USS M. J. Scanlon (ID-3513)

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USS M. J. Scanlon (ID-3513).jpg
USS M. J. Scanlon (ID-3513), probably photographed by her builder at the time of her completion in September 1918.
United States
Name: USS M. J. Scanlon
Namesake: Previous name retained
Builder: New York Shipbuilding Company, Camden, New Jersey
Completed: September 1918
Acquired: 23 September 1918
Commissioned: 23 September 1918
Decommissioned: 27 January 1919
Fate: Transferred to United States Shipping Board 1919
  • Operated as SS M. J. Scanlon from 1919 until 1925[1] or 1926,[2] then as SS Missoula until 1935, as SS Malamton 1935-1941, and SS Minotaur from 1941;
  • Sunk 9 January 1943
General characteristics
Type: Cargo ship
Tonnage: 5,672 gross tons
Displacement: 11,620 tons
Length: 361 ft 9 in (110.26 m)
Beam: 51 ft (16 m)
Draft: 28 ft (8.5 m)
Propulsion: Three Scotch marine boilers, one triple-expansion steam engine, one shaft
Speed: 10.5 knots

USS M. J. Scanlon (ID-3513) was a United States Navy cargo ship in commission from 1918 to 1919.

Construction, acquisition, and commissioning[edit]

M. J. Scanlon was built in 1918 as the commercial cargo ship SS M. J. Scanlon by the New York Shipbuilding Company at Camden, New Jersey, for the United States Shipping Board. She was completed in September 1918 and on 23 September 1918 the U.S. Navy acquired her from the Shipping Board for use during World War I. Assigned the naval registry identification number 3513, she was commissioned the same day as USS M. J. Scanlon (ID-3513) at Philadelphia, Pennsylvania, with Lieutenant Commander Anton Hopen, USNRF, in command.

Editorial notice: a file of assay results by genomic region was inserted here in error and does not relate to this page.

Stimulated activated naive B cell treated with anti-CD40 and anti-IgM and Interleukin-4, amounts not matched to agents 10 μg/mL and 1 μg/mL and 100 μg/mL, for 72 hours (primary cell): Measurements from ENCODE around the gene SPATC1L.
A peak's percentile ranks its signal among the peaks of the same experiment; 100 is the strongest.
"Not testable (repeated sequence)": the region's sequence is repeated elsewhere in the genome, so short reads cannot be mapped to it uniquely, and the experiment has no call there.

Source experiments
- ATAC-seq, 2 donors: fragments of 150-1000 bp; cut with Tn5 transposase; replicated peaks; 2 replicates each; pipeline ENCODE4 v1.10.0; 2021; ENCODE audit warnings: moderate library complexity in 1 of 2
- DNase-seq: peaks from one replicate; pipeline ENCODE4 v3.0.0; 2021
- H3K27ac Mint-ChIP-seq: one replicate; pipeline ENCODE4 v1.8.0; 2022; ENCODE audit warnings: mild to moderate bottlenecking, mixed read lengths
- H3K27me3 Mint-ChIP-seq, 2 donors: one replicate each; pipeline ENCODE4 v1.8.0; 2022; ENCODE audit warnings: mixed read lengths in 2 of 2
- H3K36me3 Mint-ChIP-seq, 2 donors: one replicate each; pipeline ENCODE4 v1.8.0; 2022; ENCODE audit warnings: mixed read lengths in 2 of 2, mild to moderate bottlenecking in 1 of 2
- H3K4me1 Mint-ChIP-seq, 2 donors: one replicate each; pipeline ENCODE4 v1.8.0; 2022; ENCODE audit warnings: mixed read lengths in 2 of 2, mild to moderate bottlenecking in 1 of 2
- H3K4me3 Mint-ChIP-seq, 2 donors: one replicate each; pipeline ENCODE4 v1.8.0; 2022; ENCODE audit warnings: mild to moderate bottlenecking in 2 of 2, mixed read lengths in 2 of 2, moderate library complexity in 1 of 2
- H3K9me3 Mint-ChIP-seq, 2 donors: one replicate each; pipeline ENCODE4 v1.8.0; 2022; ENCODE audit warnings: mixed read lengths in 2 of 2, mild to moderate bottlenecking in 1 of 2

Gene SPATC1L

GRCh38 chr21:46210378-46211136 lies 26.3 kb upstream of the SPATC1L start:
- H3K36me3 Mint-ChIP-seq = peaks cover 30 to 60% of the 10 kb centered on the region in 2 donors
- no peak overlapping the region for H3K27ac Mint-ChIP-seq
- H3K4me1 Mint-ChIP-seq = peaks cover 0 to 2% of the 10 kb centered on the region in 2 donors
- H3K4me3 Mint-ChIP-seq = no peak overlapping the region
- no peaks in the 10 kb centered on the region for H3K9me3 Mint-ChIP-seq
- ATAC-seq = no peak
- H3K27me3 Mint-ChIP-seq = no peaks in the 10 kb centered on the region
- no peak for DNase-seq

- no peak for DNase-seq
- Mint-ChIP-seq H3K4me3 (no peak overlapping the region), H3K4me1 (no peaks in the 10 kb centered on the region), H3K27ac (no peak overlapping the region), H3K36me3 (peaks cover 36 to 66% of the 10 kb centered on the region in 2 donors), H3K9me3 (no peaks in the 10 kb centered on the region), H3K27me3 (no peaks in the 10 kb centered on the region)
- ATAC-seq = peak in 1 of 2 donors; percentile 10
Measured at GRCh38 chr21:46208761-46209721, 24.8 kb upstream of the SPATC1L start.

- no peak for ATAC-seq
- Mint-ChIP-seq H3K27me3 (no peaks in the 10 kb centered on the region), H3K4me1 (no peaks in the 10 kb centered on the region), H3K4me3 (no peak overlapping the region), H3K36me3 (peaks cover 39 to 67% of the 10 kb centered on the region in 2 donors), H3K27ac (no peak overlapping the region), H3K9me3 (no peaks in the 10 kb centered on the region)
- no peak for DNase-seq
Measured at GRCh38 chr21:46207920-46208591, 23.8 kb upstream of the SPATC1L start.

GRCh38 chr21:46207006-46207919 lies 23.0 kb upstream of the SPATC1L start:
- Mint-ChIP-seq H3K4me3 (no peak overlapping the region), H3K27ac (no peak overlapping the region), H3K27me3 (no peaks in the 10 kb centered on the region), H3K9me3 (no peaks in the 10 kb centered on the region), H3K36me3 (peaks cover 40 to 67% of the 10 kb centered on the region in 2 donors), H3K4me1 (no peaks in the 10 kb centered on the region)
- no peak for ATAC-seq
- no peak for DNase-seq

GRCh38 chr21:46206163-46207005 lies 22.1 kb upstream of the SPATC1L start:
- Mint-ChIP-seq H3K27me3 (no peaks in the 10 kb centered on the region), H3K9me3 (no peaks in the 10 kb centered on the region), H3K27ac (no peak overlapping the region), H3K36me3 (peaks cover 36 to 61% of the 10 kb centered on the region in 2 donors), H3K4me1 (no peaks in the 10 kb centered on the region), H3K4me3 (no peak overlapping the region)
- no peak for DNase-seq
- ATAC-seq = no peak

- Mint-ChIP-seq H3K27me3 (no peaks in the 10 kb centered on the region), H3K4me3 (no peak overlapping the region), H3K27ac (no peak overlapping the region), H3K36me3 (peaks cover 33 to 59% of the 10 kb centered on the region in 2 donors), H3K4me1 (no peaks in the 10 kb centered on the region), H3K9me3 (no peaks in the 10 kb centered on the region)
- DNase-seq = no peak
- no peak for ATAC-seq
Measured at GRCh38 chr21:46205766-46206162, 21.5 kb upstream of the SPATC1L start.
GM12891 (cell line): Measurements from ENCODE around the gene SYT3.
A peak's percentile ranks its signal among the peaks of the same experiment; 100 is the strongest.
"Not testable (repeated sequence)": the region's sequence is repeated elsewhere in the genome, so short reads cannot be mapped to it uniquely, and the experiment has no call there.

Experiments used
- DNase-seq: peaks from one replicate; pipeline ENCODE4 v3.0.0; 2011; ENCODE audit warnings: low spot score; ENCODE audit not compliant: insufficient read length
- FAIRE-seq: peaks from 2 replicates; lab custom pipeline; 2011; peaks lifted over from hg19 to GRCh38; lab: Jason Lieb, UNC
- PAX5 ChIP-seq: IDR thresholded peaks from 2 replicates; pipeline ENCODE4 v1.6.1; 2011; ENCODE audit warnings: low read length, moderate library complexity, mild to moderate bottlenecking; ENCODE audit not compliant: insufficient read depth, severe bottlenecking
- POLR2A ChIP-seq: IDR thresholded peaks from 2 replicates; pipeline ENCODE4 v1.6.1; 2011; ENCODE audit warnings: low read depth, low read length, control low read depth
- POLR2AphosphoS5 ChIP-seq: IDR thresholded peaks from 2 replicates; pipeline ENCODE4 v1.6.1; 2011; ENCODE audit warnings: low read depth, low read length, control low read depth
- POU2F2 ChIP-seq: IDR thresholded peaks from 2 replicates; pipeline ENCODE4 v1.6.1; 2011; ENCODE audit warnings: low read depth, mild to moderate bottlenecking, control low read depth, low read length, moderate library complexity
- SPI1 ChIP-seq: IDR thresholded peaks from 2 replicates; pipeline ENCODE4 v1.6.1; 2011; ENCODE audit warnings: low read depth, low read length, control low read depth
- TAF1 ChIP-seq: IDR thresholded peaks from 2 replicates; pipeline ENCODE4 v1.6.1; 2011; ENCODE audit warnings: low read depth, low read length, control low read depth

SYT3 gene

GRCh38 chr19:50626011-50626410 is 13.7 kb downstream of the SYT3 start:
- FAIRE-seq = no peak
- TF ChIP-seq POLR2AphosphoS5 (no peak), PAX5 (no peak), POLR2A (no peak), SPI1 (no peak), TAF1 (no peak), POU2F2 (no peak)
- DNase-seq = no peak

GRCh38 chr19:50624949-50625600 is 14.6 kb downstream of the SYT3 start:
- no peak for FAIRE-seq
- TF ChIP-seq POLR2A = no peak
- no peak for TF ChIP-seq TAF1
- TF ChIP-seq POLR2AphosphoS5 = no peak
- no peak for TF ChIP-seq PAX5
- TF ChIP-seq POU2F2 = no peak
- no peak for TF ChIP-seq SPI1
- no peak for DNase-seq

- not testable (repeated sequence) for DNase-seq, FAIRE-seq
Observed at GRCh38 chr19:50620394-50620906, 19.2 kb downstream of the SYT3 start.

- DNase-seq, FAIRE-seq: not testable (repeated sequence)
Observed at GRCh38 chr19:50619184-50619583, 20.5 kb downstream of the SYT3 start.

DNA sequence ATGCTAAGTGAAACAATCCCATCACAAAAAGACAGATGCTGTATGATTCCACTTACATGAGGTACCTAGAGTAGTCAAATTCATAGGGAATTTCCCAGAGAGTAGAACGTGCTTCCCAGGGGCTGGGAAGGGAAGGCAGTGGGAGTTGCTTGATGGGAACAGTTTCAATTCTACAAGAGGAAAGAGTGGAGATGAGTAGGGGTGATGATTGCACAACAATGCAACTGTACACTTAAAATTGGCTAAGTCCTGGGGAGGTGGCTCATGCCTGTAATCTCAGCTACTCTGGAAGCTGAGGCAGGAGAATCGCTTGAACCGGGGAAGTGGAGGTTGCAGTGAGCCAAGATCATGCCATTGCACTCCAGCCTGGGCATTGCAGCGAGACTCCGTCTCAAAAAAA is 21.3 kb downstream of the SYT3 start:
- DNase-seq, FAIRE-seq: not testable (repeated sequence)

Operational history[edit]

On 26 September 1918, M. J. Scanlon steamed to Norfolk, Virginia, where she loaded a cargo of United States Army supplies. In mid-October 1918, she departed Norfolk and steamed to New York City to join a convoy to Europe. Departing New York on 1 November 1918, she reached St. Nazaire, France, on 18 November 1918, a week after the 11 November 1918 Armistice with Germany that ended World War I. She discharged her cargo at St. Nazaire, then took on ballast and coal at Brest, France, early in December 1918.

On 3 December 1918, M. J. Scanlon departed Brest for the United States, arriving at New York City on 20 December 1918. She returned to Philadelphia on 7 January 1919.

Decommissioning and later career[edit]

M. J. Scanlon was decommissioned at Philadelphia on 27 January 1919, and the Navy transferred her back to the U.S. Shipping Board. In subsequent commercial service, she operated as SS M. J. Scanlon until 1925[3] or 1926,[4] when she was sold to the Hammond Lumber Company and renamed SS Missoula. She was renamed SS Malamton in 1935, and SS Minotaur in 1941.

On 9 January 1943, during World War II, Minotaur was torpedoed and sunk off Surinam by the German submarine U-124 with the loss of six lives.